If one were to look closely, one would notice that Rango’s plot is extremely linear, it consists mostly of accidental events that occur one after each other, and is hardly governed by the characters’ motivations. Not that the characters have none but the events of the film are hardly ever the result of their purposeful actions. If one were to look at the film’s major plot points, one would discover that most of them are accidents: Rango being stranded in the desert is an accident; he runs into Beans and discovers the water in the desert by accident, he defeats the Hawk by accident and it’s also by accident that he meets the Spirit of the West. It becomes apparent that the writers of Rangohad a clear outline of the story: they knew where it started and seemed to have a pretty good idea where it was heading but they don’t seem to have given much thought to such unimportant nuances as how it got there.

The romantic subplot, if we can call it that, between Rango and Beans is the best example illustrating this: apart from the fact that both characters are lizards there is no narrative reason for them to like one another. Now, this subplot is not really important so I realize the writers didn’t spend enough time/effort on adding any substantial weight to it but I think it’s really emblematic of the weak points in Rango’s storytelling. When I look back at Verbinski’s Piratesfilms I remember many saying that they got lost in an excess of CGI and start to realize that it might not be the CGI that but (in part) the weak storytelling that brought those films down.


And this is also the case with Rango, which is a shame because otherwise the film is very good and occasionally great. The voices provided by Johnny Depp, Isla Fisher, Bill Nighy, Harry Dean Stanton, Timothy Olyphant, Alfred Molina and Ray Winstone are as quirky and funny as the characters themselves. And there are moments, albeit rare, when the film shows that it could be, perhaps, even more than great but a modern animation classic. There are two moments in the Rango that are truly magical and seem to have been inspired by nothing less than a Hayao Miyazaki picture. One is when the characters walk through a cave they wake a giant monster, who lazily watches them with its yellow eye. Unaware, they march on. The eye is the only thing we see of the creature, we don’t know anything about it and it is there for only a couple of seconds but it reminds of a mystical world that surrounds the characters.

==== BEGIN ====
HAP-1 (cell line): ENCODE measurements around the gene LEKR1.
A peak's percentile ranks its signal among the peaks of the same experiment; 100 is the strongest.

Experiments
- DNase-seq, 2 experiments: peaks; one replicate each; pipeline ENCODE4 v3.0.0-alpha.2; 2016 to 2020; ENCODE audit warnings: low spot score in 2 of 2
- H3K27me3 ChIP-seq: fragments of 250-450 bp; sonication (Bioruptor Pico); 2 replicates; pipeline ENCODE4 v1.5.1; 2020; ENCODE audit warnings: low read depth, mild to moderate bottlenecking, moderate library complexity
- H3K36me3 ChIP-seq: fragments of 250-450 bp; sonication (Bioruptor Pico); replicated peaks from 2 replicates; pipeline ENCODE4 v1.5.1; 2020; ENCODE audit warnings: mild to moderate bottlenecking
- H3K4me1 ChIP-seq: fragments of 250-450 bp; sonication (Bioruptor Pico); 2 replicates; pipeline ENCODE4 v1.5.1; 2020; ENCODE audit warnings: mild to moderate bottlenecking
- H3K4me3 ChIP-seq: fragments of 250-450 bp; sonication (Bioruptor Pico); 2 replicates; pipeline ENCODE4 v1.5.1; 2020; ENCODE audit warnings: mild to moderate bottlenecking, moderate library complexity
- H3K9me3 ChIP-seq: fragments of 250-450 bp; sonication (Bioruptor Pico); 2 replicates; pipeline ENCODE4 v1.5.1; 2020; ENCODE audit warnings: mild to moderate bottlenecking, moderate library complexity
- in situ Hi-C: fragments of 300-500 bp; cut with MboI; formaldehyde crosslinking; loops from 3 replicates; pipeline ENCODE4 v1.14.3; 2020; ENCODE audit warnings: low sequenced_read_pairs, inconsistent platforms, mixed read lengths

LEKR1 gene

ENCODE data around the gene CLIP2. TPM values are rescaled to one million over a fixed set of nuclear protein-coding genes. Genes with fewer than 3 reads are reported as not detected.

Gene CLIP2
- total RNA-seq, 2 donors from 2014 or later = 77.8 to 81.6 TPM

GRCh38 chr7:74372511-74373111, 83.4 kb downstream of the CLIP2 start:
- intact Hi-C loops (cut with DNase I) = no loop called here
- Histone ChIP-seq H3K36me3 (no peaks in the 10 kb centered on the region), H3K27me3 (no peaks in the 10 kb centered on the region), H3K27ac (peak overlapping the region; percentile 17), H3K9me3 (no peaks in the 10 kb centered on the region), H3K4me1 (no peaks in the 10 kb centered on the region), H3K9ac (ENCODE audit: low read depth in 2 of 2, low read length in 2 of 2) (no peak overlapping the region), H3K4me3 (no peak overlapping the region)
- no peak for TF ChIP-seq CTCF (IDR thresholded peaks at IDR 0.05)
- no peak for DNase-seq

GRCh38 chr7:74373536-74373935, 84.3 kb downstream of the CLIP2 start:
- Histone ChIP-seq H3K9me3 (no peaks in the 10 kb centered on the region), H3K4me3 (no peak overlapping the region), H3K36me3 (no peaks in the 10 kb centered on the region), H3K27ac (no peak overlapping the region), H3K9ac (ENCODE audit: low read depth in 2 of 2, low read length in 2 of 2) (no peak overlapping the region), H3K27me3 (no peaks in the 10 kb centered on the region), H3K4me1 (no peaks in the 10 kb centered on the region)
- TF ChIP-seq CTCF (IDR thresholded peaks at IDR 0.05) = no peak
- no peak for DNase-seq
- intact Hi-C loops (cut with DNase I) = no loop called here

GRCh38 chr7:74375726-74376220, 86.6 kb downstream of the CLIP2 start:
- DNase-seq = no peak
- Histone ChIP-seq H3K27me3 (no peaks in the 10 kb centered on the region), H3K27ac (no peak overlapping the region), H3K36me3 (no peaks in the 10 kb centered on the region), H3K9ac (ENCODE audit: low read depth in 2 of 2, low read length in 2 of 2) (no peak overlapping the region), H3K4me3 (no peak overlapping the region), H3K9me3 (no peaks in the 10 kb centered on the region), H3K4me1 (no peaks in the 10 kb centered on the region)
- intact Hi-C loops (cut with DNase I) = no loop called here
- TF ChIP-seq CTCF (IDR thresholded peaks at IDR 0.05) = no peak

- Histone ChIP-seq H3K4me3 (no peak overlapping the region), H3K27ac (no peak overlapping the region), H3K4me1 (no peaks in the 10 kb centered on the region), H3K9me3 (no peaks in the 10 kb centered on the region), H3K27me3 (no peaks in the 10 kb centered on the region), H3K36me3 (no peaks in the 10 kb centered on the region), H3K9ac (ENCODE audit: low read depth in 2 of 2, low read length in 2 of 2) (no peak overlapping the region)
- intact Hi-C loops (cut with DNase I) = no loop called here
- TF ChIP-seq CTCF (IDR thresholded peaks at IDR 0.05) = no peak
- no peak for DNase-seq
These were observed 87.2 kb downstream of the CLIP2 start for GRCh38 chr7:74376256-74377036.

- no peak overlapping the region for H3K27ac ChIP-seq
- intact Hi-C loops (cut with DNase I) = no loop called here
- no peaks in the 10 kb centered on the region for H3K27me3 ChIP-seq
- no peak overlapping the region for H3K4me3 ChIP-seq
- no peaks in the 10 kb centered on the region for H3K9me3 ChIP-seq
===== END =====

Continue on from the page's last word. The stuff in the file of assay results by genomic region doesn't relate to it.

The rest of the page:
The second one is when the mystical moving cacti that helps the film’s hero to find the source of the town’s trouble. Modern animation often seems to forget that fantastic elements are nothing to shy away from. Perhaps, in a (needless) attempt to be taken more seriously it doesn’t want to indulge itself with such silliness as fantasy but this makes this few moments in Rango even more precious.

Rango is a true Western and it seems to breathe the same air as many great Westerns. The town of Dirt is dusty and its citizens are scruffy. Hans Zimmer’s score evokes the works of the incomparable Ennio Morricone. And the framing, as it always was with great Westerns such as the Dollars Trilogy, is so wonderfully thought through. In a time when most if not all Hollywood films prefer to go all in in terms of CGI in favor of paying attention to the components of a single frame and appear to have forgotten such terms like ‘mise en scène’ altogether, it’s refreshing to see a film that still remembers what it’s like to compose a shot with care.

Too bad the makers of Rango forgot that great Westerns also knew how to build a coherent narrative.


2 thoughts on “Rango’s Storytelling Problem